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And then we come to the brand: academic insights from international bestsellers

Stephen Brown (Ulster Business School, University of Ulster, Jordanstown, UK)

Arts Marketing: An International Journal

ISSN: 2044-2084

Article publication date: 20 May 2011

Abstract

Purpose

The literary world is an elitist enclave, where anti‐marketing rhetoric is regularly encountered. This paper aims to show that the book trade has always been hard‐nosed and commercially driven.

Design/methodology/approach

This paper is less a review of the literature, or a theoretical treatise, than a selective revelation of the commercial realities of the book business.

Findings

The paper shows that the cultural industries in general and the book business in particular were crucibles of marketing practice long before learned scholars started taking notice. It highlights the importance of luck, perseverance and, not least, marketing nous in the “manufacture” of international bestsellers.

Research limitations/implications

By highlighting humankind's deep‐seated love of narrative – its clear preference for fiction over fact – this paper suggests that marketing scholars should reconsider their preferred mode of research representation. Hard facts are all very well, but they are less palatable than good stories, well told.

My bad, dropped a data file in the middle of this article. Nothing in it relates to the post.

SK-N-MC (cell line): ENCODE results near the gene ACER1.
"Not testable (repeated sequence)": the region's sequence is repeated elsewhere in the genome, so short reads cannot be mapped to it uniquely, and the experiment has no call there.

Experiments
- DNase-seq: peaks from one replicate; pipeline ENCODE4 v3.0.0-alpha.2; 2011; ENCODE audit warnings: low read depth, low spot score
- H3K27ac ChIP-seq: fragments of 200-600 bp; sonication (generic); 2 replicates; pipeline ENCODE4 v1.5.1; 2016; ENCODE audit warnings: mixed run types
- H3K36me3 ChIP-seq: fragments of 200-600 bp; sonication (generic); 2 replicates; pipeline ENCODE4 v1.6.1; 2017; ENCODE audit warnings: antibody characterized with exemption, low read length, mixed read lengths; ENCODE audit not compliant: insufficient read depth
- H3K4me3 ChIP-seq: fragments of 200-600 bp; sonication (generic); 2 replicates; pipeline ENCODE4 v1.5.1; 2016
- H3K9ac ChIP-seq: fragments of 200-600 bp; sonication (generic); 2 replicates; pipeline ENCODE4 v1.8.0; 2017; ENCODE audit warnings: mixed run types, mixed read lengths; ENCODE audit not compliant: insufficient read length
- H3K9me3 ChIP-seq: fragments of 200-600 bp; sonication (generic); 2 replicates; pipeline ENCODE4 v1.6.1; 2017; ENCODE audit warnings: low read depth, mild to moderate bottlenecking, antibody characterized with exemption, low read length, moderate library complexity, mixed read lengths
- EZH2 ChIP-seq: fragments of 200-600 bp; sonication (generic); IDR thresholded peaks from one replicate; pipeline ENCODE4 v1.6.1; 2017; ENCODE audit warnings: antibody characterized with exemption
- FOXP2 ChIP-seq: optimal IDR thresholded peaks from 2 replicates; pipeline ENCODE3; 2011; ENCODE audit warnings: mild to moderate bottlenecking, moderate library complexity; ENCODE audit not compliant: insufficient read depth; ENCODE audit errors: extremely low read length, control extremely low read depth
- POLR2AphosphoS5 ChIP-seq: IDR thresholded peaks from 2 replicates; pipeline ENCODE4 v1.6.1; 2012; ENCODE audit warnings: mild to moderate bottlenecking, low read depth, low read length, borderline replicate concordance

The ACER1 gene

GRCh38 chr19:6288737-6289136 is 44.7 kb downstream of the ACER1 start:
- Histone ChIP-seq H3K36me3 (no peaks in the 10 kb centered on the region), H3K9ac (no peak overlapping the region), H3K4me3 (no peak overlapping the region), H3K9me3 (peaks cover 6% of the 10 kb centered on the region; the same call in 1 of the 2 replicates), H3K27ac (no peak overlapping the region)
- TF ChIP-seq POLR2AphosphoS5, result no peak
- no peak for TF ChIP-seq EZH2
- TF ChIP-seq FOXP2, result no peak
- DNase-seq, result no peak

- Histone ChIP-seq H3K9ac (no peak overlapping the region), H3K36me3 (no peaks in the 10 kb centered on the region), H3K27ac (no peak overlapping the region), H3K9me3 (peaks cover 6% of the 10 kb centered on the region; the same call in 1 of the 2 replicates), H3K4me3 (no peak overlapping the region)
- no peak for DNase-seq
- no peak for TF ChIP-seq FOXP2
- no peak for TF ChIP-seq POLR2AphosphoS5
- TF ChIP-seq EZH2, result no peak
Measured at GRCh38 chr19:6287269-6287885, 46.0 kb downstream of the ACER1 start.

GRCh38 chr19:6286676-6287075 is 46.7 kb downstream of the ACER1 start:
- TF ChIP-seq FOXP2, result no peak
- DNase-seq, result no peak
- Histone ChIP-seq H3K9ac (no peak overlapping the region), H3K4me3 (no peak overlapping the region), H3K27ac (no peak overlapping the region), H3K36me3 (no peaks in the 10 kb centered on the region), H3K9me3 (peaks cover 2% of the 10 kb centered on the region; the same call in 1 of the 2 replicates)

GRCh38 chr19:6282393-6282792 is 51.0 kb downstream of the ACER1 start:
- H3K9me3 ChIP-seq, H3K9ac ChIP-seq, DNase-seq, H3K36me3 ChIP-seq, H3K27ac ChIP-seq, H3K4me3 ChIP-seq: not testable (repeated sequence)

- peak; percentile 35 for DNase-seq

Originality/value

The paper makes no claim to originality. It recovers what we already know but appear to have forgotten in our non‐stop pursuit of scientific respectability.

Keywords

Citation

Brown, S. (2011), "And then we come to the brand: academic insights from international bestsellers", Arts Marketing: An International Journal, Vol. 1 No. 1, pp. 70-86. https://doi.org/10.1108/20442081111129888

Publisher

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Emerald Group Publishing Limited

Copyright © 2011, Emerald Group Publishing Limited